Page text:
Stranger than Fiction Files 1

“I was confused. Then I got used to it.” James Tate

Even the surrealist poet in me boggles. Even Kafka struggles to wrap his dead brain around this one. Orwell just grins ironically and turns on one side in his grave. Do you remember 1984? “If you want a picture of the future, imagine a boot stamping on a human face — forever. “ Insult and injury combine here into the grinning face of tyranny confident in its power.

The co-conspirators conspire about whether or not they conspired. Right in front of us all. Trump talks and laughs with Putin about Mueller. And brags about it. Collusion about collusion in front of the world and you wonder why I’m confused. Thank goodness I’ve grown used to it!

And we allow this? We don’t rage in the streets or write impassioned revolutionary screeds? We don’t get the torches and pitchforks and charge the castle? Why? Because America has been hypernormalised.

In any professional sport, this would be a clear taunting penalty. Trump might as well stick his thumb in his clown nose and waggle his fingers at Nancy Pelosi, chanting “Only impeachment can break my bones. Your words can never hu-urt me!” like a kid on a playground. In the surreal circus of Washington, this passes as a normal day.

The obvious response to this blatant criminal is impeachment. The continued delay of the Democrats just confuses me more.

Common Dreams thinks Trump is impeachable

But articles like this remind me why I’m no longer a Democrat. As long as they are dominated by Peloi-ish thinking, they don’t represent me.

And here’s a view from the other side of the pond. The Guardian doesn’t think the current Congress would even impeach Nixon. I’m sure Pelosi wouldn’t.

I’m so confused I only have questions left today.

Is everybody going to start using my Clown Circus metaphor?

Will Venezuela become the new casus belli?

Is KellyAnne Conway in trouble? Oh, that’s right. Bill Barr would have to go after her. And they are both Red clowns.

Speaking of torches and pitchforks, what if Ecocide was a punishable crime? The CEO’s of Exxon, Mobil, and Shell would be shaking in their oily boots.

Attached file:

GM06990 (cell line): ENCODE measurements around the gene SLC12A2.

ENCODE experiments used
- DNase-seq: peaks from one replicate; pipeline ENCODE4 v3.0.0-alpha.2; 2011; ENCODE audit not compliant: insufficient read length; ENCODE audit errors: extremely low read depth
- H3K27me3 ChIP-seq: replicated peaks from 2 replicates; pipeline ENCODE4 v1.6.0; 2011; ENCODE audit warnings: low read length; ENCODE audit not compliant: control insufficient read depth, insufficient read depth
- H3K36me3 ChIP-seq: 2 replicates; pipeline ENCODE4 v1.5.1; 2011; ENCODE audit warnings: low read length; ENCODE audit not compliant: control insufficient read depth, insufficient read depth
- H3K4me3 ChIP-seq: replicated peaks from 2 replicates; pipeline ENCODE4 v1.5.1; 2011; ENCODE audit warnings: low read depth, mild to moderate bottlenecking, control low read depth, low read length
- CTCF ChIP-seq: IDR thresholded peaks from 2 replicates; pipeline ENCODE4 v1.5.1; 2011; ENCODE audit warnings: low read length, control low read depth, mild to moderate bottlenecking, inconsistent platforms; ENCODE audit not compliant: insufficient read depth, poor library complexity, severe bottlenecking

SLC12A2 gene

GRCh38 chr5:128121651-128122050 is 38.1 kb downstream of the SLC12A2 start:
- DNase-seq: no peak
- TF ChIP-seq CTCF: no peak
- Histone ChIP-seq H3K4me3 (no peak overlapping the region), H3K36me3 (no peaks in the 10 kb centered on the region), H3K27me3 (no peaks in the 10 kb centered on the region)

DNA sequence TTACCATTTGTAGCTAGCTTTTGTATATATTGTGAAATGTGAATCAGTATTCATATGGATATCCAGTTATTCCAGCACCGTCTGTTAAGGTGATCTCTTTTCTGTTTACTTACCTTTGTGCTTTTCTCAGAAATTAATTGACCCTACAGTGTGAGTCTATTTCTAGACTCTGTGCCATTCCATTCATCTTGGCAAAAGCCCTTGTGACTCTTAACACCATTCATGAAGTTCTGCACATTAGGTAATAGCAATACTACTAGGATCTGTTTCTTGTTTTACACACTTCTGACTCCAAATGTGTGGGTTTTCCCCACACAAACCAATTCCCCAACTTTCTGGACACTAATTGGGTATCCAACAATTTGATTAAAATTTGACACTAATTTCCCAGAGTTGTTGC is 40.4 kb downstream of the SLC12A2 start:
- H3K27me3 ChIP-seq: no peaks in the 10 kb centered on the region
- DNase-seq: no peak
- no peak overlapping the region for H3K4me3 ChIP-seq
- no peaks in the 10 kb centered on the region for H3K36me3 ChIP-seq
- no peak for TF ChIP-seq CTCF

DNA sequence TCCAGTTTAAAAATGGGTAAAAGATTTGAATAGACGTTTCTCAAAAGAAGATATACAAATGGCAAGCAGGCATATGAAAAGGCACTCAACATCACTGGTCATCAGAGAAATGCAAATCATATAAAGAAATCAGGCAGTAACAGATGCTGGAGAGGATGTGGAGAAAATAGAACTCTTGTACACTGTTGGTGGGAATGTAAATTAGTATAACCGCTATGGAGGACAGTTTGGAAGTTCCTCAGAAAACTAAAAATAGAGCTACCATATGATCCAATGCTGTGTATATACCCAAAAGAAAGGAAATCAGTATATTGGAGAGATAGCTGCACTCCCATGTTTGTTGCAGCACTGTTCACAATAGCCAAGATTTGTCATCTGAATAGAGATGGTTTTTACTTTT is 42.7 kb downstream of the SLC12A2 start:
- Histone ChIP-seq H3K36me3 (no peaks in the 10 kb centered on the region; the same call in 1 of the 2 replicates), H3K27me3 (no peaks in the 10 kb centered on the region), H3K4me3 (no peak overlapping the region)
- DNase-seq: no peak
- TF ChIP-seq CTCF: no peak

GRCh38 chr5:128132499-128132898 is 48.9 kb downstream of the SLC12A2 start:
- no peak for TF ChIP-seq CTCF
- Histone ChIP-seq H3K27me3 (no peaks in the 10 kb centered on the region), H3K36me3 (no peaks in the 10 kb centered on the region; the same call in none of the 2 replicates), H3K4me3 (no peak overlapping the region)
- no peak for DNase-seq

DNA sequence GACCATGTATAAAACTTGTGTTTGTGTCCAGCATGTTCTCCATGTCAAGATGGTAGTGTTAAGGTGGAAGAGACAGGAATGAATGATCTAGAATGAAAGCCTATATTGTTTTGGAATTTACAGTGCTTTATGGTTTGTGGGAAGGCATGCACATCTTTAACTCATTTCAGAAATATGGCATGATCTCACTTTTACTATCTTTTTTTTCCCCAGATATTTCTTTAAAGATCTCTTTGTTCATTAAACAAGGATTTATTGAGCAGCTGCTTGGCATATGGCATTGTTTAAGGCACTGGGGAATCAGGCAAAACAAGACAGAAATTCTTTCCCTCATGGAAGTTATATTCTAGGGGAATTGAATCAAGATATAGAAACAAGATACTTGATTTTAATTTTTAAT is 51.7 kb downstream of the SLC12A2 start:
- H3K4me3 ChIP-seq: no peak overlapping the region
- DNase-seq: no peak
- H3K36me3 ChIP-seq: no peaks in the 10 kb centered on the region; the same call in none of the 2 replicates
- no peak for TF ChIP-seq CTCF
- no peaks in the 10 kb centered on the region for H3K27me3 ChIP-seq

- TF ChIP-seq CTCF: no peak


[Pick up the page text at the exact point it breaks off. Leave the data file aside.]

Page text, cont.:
Here’s a discussion of ecocide from back in 2011.

But what if ecocide is a collective crime, a crime en masse, a crime committed by an entire society? Perhaps the punishment is a given consequences of the crime. A not-so-instant karma. What if those who destroy the earth really are destroying themselves? (‘They’ is ‘us’)

Do you think this is overstatement, exaggeration, poetic license to make a point?

Does this news from the last few days make it sound like I am over-stating?

Fish in the oceans gone completely by 2050?

Gray Whales starving in the Pacific Ocean?

And habitat and species and ecosystems crashing on land?

The vanishing insects? It’s not canaries, but the bugs in the coal mine that show the danger we are in.

Does this all seem so hopeless? What can we do?

Maybe we could elect a climate change president in 2020!

Vox showing support for Inslee. Welcome aboard the Inslee (electric) Train! I highly recommend this in depth article by David Roberts.

Lately, though, climate change has become, according to a recent CNN poll, the single most important issue to Democratic primary voters. After years and years of stumbling along as a second- or third- (or tenth-) tier concern, it’s finally getting its moment in the spotlight.

David Roberts

The Atlantic also goes in depth on Jay Inslee’s climate proposal.

Maybe we could try The Land Ethic.

Have you ever heard of Aldo Leopold, a naturalist and writer from the mid-20th century? In his classic book, A Sand County Almanac, he proposes an idea, a new way of life, that he calls “the land ethic.” This is a philosophical idea, not detailed in terms of policy, but prescient in its prediction of the need we are in today.

The idea is, in a very simple form, that we treat the ecosystems of the earth as if they were Ethical Entities, deserving of moral treatment in the way humans are. That is to say, we should apply the morality of right and wrong, not just the arithmetic of economic value, to our interactions with the natural world.

I won’t explore that idea in detail now, just offer it as something you might want to learn about, if you are interested.

You can read the original essay here–
And you can learn more about the idea here—

I’ll only make one argument, for now, in favor of using something like a land ethic to help us find our way through this environmental crisis.

If corporations can be people under law, treated as beings with rights, then the living ecosystems of the actual non-human earth surely can as well.

In fact, I’d say from the side, we have it backwards. Corporations are economic entities, and should never be treated as living beings. But the living ecosystems of the earth of which we are part and which provide us with our lives deserve to be treated as ethical beings just as much as any of us do.

Let me leave you with some words of experience, vision, and hope from a wise elder: David Suzuki.

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